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Matt 24-25: Preparing for the King's Return Print E-mail
Matthew
Monday, 26 September 2005

There is no lack of interest in the Second Coming of Christ and the end of the world.  Whether it be books (the Left Behind series), television programs (there was a recent series on end times events entitled Revelations), or movies, it seems that people in general are very interested in the Last Days.  They want to know what is going to happen and, even more, when it is going to happen.  And this is no new occurrence.  Ever since Christ came the first time, and even before, there has been an interest in how the history of the world will come to a close.

Yet, unfortunately, with all this interest in the last days comes very little interest in being prepared.  We focus more on the timing of the matter than we do being prepared for it.  Granted, some emphasize the importance of being prepared, but most seemingly consider it just interesting to talk about or worse, simply a subject for a good fiction movie.  Our interest in the End Times is superficial and it misses the point of the biblical text.  The interest is there, but the preparation is not.

Our text this morning deals with the subject of the last days and the second coming of Christ.  Unlike what is popular in our culture, Christ does not specify times.  Rather, he emphasizes the importance of being prepared for his Second Coming.  Preparation is what is important to Christ and it is what we want to focus upon this morning.  I see at least three reasons that Christ gives us for being prepared for his return.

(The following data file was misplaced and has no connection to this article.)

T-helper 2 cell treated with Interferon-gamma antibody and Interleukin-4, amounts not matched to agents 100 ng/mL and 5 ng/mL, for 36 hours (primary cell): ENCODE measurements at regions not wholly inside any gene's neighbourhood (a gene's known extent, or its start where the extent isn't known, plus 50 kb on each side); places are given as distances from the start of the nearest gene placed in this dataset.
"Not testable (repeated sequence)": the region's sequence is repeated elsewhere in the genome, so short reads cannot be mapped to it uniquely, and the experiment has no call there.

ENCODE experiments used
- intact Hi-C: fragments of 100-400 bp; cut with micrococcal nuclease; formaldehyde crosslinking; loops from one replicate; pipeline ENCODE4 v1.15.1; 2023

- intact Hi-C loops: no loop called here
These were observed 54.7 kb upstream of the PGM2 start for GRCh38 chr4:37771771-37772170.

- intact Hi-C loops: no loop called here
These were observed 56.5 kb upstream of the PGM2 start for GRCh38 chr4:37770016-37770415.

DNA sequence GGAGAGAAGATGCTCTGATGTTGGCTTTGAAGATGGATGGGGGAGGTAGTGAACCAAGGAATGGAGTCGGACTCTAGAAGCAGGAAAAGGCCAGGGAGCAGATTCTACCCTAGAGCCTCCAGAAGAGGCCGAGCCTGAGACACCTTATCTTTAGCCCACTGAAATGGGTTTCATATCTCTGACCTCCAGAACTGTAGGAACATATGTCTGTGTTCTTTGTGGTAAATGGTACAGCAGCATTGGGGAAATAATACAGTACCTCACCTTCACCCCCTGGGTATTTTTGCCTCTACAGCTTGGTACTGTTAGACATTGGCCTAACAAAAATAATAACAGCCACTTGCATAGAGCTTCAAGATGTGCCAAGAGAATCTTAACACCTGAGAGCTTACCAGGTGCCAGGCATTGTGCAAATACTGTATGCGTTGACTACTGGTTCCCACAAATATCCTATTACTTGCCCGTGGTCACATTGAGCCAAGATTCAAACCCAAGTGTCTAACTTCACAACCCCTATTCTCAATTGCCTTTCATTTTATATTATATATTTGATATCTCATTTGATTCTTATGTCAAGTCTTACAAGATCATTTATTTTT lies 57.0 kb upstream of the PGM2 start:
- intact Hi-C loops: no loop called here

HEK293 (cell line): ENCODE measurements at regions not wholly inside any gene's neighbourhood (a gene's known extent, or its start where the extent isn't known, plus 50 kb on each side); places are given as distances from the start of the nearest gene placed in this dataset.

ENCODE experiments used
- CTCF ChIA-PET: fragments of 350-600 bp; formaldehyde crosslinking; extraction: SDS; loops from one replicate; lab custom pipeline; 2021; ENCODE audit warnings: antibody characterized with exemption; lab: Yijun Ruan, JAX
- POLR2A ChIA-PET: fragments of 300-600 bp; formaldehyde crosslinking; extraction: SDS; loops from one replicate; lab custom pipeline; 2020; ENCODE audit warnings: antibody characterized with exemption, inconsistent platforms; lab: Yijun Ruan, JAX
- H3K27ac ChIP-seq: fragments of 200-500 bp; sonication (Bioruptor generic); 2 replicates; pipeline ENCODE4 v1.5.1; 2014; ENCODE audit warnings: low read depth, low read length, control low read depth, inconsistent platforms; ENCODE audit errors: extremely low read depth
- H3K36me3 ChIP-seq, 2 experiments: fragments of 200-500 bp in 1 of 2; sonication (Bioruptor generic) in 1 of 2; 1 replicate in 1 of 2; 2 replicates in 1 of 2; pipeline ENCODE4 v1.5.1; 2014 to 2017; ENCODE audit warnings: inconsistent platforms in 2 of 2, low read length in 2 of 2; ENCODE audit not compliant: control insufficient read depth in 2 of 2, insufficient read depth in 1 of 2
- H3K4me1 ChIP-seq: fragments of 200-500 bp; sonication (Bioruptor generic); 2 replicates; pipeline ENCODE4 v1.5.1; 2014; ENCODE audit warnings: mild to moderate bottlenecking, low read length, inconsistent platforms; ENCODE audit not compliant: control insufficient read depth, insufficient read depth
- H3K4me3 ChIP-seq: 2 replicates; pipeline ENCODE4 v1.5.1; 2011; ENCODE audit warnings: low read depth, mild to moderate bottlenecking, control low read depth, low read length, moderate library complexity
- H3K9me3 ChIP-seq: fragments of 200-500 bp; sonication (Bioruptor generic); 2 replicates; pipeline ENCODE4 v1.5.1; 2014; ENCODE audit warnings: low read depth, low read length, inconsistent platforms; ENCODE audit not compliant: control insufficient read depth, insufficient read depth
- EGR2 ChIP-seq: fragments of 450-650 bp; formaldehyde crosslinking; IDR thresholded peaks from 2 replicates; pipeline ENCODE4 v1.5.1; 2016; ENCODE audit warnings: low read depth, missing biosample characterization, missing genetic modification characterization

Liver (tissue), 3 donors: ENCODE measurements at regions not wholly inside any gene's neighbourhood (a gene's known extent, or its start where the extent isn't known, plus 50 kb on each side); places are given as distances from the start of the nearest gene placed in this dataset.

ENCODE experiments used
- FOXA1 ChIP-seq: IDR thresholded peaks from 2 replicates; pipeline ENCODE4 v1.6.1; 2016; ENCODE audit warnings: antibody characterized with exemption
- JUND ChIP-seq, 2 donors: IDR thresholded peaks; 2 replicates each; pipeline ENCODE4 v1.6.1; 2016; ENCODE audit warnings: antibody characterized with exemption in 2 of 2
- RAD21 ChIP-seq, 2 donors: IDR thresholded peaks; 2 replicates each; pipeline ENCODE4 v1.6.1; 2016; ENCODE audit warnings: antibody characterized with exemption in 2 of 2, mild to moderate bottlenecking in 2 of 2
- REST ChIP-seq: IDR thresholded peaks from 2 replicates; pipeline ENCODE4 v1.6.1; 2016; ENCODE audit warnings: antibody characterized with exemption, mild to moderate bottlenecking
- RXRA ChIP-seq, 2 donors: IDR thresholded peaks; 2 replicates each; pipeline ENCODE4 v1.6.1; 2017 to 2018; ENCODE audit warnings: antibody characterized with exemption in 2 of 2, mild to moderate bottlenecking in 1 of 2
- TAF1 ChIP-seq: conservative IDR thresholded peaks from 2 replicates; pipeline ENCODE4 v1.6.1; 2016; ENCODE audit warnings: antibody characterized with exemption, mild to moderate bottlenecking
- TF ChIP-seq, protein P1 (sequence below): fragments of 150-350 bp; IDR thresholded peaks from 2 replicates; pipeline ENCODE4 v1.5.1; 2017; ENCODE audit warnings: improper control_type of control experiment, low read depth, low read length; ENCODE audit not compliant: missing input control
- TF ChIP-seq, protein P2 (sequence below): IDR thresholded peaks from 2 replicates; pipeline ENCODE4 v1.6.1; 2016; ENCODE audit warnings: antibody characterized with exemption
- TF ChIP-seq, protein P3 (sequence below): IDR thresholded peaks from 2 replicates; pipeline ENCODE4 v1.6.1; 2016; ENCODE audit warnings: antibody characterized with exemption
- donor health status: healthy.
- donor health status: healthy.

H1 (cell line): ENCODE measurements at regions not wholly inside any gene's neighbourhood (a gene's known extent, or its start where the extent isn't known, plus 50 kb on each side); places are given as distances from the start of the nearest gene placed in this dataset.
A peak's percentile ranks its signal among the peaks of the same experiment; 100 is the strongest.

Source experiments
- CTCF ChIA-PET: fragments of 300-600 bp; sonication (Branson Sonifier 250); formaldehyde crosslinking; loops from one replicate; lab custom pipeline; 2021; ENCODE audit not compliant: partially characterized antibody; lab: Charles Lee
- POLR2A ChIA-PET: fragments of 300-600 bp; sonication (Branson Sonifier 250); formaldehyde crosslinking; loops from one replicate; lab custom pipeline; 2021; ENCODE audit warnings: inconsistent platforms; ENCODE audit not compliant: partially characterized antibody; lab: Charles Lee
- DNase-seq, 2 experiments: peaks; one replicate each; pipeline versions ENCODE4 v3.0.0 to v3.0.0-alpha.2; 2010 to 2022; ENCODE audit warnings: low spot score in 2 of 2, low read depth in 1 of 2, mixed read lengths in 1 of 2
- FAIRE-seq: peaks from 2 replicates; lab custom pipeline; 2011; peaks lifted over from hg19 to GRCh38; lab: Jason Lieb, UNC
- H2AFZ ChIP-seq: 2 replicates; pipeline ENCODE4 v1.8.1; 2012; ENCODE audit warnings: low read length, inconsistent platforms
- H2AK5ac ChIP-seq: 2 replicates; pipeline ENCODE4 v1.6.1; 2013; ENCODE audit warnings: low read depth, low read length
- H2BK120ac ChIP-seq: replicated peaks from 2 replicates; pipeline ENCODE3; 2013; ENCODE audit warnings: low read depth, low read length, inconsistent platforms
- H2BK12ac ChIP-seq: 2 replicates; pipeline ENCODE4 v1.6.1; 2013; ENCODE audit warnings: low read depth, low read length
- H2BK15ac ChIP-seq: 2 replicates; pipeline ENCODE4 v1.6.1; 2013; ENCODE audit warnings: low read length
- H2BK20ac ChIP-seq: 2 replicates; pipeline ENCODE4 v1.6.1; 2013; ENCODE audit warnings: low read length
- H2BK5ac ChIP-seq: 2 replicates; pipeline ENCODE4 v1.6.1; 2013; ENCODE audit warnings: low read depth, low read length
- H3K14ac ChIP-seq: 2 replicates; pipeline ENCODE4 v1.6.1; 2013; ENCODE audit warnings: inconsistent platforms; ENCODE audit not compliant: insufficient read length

Yet, before we look at these, let me say a quick word about interpreting our passage as a whole.  Basically, there are three ways to see the text.  First, Christ is simply talking about the fall of Jerusalem, which took place in 70 a.d. when Titus, a Roman governor, besieged the city and burned the temple.  Second, Christ is simply talking about his second coming and everything refers to that.  Third, and I think the correct interpretation, is to see in these chapters a mixture of the two.  In other words, Christ is dealing with the destruction of Jerusalem at points and in other places he is dealing with his return.  We will try to note where this is clear as we look at the text.